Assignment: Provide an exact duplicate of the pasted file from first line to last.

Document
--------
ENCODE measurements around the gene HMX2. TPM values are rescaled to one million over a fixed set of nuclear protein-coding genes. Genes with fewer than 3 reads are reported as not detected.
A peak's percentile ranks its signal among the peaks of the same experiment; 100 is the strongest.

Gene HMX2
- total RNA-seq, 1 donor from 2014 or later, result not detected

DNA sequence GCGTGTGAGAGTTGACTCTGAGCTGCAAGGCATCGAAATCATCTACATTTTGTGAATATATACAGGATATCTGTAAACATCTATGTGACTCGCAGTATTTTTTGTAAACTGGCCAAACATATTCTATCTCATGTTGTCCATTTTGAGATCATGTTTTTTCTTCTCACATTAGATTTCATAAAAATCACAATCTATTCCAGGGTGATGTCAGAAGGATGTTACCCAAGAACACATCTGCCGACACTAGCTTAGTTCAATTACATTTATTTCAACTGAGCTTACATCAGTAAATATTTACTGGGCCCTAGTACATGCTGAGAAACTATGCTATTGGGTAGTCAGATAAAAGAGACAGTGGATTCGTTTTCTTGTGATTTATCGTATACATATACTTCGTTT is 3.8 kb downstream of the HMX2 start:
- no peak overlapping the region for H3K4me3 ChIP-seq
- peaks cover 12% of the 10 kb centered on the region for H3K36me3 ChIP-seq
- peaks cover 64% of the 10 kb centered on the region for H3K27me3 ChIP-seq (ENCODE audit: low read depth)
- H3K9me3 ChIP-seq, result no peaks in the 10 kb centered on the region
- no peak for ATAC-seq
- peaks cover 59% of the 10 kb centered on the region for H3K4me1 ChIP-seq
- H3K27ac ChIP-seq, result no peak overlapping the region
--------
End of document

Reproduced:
ENCODE measurements around the gene HMX2. TPM values are rescaled to one million over a fixed set of nuclear protein-coding genes. Genes with fewer than 3 reads are reported as not detected.
A peak's percentile ranks its signal among the peaks of the same experiment; 100 is the strongest.

Gene HMX2
- total RNA-seq, 1 donor from 2014 or later, result not detected

DNA sequence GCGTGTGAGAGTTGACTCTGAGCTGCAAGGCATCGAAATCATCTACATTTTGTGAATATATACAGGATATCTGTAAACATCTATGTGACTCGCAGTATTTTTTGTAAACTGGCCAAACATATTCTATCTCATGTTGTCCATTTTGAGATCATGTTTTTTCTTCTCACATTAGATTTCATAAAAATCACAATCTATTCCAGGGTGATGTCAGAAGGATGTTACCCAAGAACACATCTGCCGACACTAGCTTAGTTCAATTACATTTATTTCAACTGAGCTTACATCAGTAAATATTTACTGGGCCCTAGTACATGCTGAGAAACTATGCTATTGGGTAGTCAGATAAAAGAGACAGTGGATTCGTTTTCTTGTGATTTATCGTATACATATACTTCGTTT is 3.8 kb downstream of the HMX2 start:
- no peak overlapping the region for H3K4me3 ChIP-seq
- peaks cover 12% of the 10 kb centered on the region for H3K36me3 ChIP-seq
- peaks cover 64% of the 10 kb centered on the region for H3K27me3 ChIP-seq (ENCODE audit: low read depth)
- H3K9me3 ChIP-seq, result no peaks in the 10 kb centered on the region
- no peak for ATAC-seq
- peaks cover 59% of the 10 kb centered on the region for H3K4me1 ChIP-seq
- H3K27ac ChIP-seq, result no peak overlapping the region